Will Encrypted Social Apps Signal a New Era in Insider Trading Schemes?

White-collar criminals are using new mediums such as encrypted social apps to mask sensitive data sharing.

The sharing of sensitive information has been at the root of many of the scandals facing the financial services industry recently, for example the LIBOR and FX rigging episodes. However, the US’ Federal Bureau of Investigation (FBI) has now marked Wall Street traders as a potential area of focus, given the use of encrypted apps to hide illicit communications.

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The curbing of illegal communications and sensitive data sharing has been a mission of US authorities for several years. However, past episodes of abuse that have convulsed the finance industry shows that there is still much work to be done in this space. As technology improves, the tools available for fraud increase in tandem, with encryption possibly bringing a new era of illicit communications, per an FT report.

New tools, new opportunities

There is nothing implicitly wrong with the use of encrypted apps or data. Many venues utilize these tools to protect their own information – a conflict arises when traders or other entities deploy this technology in a bid to mask their activities from regulatory authorities and other compliance regimes.

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Indeed, the moral hazard for a constantly evolving technological landscape is troubling, given the potential for individuals to harness it for abuse. While the majority of individuals using WhatsApp, Telegram messenger and other utilities are honest people, there are those that have found an opportunity to use them for secure end-to-end communications.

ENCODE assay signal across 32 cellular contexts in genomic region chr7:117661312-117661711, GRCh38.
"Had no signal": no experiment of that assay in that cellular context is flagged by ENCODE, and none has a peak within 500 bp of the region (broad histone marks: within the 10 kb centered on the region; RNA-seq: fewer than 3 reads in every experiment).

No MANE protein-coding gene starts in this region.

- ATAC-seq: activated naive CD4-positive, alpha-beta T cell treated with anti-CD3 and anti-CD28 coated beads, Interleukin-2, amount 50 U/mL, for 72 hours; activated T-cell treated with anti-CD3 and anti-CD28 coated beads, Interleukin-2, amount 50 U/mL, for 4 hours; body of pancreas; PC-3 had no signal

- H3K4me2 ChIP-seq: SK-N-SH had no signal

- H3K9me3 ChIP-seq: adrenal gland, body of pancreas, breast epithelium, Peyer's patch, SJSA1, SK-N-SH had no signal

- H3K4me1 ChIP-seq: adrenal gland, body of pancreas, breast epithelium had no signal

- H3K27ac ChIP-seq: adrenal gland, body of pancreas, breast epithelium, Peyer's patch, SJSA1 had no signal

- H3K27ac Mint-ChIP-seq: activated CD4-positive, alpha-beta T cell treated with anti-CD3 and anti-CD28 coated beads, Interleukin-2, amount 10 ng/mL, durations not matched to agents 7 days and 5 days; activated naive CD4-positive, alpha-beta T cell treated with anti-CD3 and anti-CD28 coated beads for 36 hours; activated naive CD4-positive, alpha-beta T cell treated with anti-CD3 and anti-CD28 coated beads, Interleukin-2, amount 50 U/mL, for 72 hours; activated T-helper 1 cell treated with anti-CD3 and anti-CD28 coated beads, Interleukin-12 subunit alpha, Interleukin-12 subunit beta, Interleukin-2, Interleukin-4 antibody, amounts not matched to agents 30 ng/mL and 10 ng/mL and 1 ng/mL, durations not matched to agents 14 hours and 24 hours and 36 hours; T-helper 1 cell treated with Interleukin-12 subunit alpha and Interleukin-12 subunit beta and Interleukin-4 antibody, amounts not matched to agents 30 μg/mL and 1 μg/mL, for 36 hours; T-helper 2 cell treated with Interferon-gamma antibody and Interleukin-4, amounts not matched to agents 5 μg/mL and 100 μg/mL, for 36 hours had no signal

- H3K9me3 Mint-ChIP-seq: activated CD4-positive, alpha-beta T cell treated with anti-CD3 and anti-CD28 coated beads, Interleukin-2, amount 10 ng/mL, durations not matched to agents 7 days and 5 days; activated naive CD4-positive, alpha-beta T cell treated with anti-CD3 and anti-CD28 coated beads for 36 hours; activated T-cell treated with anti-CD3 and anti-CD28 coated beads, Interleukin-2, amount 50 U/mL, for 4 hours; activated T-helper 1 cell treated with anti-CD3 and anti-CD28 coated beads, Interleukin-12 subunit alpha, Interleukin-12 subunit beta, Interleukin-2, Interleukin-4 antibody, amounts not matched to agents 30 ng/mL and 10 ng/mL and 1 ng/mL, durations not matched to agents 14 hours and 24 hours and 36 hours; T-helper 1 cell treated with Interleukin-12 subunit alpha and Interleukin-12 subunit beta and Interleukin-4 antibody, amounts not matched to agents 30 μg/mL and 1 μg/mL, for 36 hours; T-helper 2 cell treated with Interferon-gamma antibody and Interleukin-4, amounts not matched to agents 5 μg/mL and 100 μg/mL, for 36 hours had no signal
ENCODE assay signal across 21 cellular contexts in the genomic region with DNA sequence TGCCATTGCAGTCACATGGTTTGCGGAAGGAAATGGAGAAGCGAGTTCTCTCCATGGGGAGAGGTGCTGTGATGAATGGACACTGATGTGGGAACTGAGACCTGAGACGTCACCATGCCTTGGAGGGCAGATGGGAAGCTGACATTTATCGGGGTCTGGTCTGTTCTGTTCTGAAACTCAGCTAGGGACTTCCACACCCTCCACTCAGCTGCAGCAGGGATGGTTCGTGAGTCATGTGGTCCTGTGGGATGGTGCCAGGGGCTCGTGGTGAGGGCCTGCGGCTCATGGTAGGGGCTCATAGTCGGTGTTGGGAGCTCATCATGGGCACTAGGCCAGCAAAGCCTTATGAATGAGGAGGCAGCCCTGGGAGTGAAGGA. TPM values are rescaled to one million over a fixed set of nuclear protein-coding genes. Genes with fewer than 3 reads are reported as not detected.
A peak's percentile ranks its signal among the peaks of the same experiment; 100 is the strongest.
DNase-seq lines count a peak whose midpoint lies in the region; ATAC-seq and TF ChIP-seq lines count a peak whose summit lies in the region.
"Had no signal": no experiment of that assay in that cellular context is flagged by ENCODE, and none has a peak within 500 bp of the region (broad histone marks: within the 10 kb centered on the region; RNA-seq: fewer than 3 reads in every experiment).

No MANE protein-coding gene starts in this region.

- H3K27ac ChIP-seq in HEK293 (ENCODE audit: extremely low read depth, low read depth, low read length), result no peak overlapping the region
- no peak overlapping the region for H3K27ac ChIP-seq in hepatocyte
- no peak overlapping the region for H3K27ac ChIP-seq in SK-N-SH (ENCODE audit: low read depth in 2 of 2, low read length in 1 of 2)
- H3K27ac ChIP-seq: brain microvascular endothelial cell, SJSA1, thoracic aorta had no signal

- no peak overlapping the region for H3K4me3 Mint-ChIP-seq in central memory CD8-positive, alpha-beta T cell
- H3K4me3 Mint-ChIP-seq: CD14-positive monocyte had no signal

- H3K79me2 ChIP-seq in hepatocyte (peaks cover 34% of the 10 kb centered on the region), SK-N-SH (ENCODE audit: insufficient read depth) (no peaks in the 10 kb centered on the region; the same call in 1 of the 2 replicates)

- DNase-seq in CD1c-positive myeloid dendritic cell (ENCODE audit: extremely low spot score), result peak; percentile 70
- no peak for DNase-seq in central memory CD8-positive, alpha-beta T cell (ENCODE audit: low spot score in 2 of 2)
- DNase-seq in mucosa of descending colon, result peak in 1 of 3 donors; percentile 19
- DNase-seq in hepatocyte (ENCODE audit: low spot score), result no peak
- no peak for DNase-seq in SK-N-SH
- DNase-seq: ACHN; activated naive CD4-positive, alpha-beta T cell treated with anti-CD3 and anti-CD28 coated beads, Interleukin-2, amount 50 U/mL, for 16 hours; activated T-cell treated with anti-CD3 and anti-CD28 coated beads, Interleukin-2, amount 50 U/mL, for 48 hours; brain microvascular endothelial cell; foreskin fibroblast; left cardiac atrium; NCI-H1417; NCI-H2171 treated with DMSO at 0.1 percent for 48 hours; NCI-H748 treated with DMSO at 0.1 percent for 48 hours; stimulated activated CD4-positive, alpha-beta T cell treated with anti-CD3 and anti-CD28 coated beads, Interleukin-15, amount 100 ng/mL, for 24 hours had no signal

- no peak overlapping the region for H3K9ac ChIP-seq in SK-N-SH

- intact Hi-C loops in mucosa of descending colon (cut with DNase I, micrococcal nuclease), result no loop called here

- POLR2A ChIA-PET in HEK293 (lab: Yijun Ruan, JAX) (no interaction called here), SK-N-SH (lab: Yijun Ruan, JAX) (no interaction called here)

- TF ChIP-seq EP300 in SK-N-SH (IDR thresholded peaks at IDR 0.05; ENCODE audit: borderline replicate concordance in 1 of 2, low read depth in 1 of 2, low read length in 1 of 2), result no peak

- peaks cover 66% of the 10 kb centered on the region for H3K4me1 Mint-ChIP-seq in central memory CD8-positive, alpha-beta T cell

Recent examples of this include a former IT employee at Bank of America who pled guilty to an insider trading scheme that garnered him over $5 million. Unfortunately for regulators, white-collar criminal activity has undergone a metamorphosis, moving into the civilian space and using the same tools as the lay public.

Social apps and media pages such as Facebook and Instagram do not constitute the traditional realm of inquiry of most authorities – for this reason they make excellent mediums for the transfer of sensitive information, presenting quite an obstacle to regulators and investigators.

This is hardly a US phenomenon – earlier this year, the UK’s Financial Conduct Authority (FCA) fined former investment banker Christoper Niehaus over £37,000 for improperly sharing confidential client information over WhatsApp. This constituted the FCA’s first action surrounding the messaging app to date.

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